What Is The Difference Between Concrete and Cement?
They may look similar, and they may have similar purposes, but concrete and cement are not the same thing. That doesn’t stop people from getting them mixed up, but among construction crews, the term concrete is not interchangeable with cement. In fact, that cement mixer isn’t carrying cement at all—it’s carrying concrete.
The primary difference between cement and concrete is what they’re made from. While cement can be incorporated into a project by itself, it’s more often used as a component of concrete. In other words, you can think of cement as a major ingredient in concrete, but not the only one.
What Materials Does Concrete Consist Of?
Concrete is a mixture of cement, water, and aggregates like crushed stone, sand or gravel. Together, the water and cement are mixed together to create a paste, and the aggregate material is added to create a type of rock-like mass. The water and cement paste facilitate hydration and the curing process, while the concrete mix provides strength.
What is Cement Made From?
The official term for cement is “Portland” cement, though that’s not a brand name. It comes from Joseph Aspdin, the creator of Portland cement, who gave the building material its name because it looks like stone from the Isle of Portland.
All cement is Portland cement, and even though there are many cement mixes available, they mostly contain the same substances. They include clay, iron ore and limestone, among other materials like gypsum or shale. These materials are screened and placed in a rotary kiln, where they’re heated to more than 2,600 degrees Fahrenheit. Following heating, the material forms into a clinker – many thousands of them, in fact. The clinkers are ground down into a powder that is ready for use as a concrete ingredient.
There Are Several Types of Cement - For Several Types of Applications
There are many kinds of cement, each with their own properties. Though there are many more, the American Society for Testing and Materials (ASTM) recognizes five types of cement for construction. They include:
- Type I – Type I cement is general purpose cement, appropriate for the vast majority of projects and settings. If additives aren’t required to guarantee concrete performance, Type I cement is sufficient.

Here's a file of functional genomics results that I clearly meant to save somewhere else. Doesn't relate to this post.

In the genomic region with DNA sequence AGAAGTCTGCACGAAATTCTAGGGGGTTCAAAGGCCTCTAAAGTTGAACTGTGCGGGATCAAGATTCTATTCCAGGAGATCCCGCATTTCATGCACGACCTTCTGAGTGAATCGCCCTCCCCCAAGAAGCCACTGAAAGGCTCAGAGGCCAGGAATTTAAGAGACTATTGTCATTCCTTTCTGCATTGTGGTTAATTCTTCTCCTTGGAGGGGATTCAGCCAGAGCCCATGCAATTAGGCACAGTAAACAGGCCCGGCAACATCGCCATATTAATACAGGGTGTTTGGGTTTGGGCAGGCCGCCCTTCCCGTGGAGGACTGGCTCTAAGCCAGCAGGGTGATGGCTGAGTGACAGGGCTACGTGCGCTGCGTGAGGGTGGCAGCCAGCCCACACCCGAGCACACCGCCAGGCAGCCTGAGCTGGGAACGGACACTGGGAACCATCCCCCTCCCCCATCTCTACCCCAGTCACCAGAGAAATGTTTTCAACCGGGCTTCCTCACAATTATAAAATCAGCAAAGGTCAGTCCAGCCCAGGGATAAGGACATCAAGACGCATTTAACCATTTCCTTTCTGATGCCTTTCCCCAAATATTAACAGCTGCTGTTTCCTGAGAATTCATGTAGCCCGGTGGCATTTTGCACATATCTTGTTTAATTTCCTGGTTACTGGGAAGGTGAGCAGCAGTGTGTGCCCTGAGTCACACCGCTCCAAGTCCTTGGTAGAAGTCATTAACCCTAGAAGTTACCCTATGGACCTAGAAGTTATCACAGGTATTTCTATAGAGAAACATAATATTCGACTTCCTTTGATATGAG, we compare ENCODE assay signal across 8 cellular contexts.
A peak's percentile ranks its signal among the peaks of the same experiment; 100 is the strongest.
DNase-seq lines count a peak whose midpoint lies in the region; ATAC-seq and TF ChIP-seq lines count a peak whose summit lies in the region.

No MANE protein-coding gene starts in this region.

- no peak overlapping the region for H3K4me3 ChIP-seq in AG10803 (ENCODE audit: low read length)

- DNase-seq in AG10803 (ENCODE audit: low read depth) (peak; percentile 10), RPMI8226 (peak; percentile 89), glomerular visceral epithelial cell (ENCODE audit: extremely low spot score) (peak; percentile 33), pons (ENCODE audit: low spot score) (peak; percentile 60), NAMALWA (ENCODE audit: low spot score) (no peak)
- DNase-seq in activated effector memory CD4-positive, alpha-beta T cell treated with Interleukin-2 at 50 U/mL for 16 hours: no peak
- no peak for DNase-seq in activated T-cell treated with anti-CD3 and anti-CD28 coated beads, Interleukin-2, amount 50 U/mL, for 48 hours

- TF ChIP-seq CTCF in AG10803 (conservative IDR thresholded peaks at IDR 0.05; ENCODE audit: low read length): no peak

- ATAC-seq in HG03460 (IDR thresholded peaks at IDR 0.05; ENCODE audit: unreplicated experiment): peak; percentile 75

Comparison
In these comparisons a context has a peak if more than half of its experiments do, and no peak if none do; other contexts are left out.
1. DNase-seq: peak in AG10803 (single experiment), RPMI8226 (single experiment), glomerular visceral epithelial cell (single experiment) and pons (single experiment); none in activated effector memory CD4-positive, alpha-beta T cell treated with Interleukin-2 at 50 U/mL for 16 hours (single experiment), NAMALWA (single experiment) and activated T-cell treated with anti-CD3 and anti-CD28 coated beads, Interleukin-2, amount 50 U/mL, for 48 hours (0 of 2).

- Type II – Type II is also a general-purpose cement, but it comes with moderate resistance to sulfates. Sulfates travel freely through water, so if the concrete will be exposed to water-rich environments, Type II cement is recommended. Sulfates are also present in some soils.
When sulfates are exposed to cement, they can cause the formation of ettringite, an expansive crystal-like substance. Too much ettringite will cause tensile stress inside the concrete, and eventually cracks will form in the material.
- Type III – Type III cement is also called high early strength cement because it’s used when rapid curing is required. Type III cement is expected to cure to structure-bearing strength within 24 hours of placement.
- Type IV – Type IV is low heat of hydration cement. During curing, some heat is generated as a by-product of water and cement reacting. Too much hydration-based heat can result in thermal cracking for large concrete pours. In these settings, Type IV cement allows for precise thermal control during curing.
- Type V – Type V cement is similar to Type II cement, only its sulfate resistance is much greater. Type V cement is used in applications where constant exposure to sulfates is expected, so you’ll find it in underwater and submerged structures. You’ll also find it along the coast and in roadways.
Why is Concrete Used Instead of Cement in Construction Projects?
Cement has a number of uses in construction, but concrete is the material of choice when building structures, sidewalks and parking lots. It comes down to one thing – durability.
Concrete is much more durable than cement. The presence of aggregate fortifies the concrete from cracking, which is something cement has trouble with. The silicas inside cement are tough, but they can’t handle the kind of compressive forces that concrete can. Cracks start small, but they eventually add up to total material failure.
Concrete can also be made tougher with steel – specifically rebar. Reinforced concrete provides excellent compressive and tension strength, ensuring it stands up even during major natural disasters.
Concrete Doesn't Dry - It Cures
As it turns out, there’s a lot of confusion regarding concrete-related terms. The mix-up between concrete and cement is one – another is confusing drying and curing.
Most people assume that concrete dries, but it doesn’t. Instead, it cures. What’s the difference?
- Drying – When a material dries, the free water content inside the material evaporates off. The interaction between the material and the water may be minimal prior to and during the drying process. Most materials dry – they don’t cure.
- Curing – Some materials, including concrete, do cure. During the curing process, water doesn’t evaporate, but reacts with the concrete instead. Specifically, hydrating the concrete allows calcium silicate hydrate bonds to form inside it, strengthening its internal structure. This process never completely stops, but it’s most active for the first few days after the concrete is hydrated.
Curing is a critical part of the concrete-setting process. It greatly improves the concrete’s durability, and the longer it’s facilitated, the stronger the concrete will be. In addition to time, it’s important to nail the ratio between cement and water. Too much water will compromise the concrete’s structure and could result in surface flaking. Too little water and bond formation will end before the concrete is of adequate strength.
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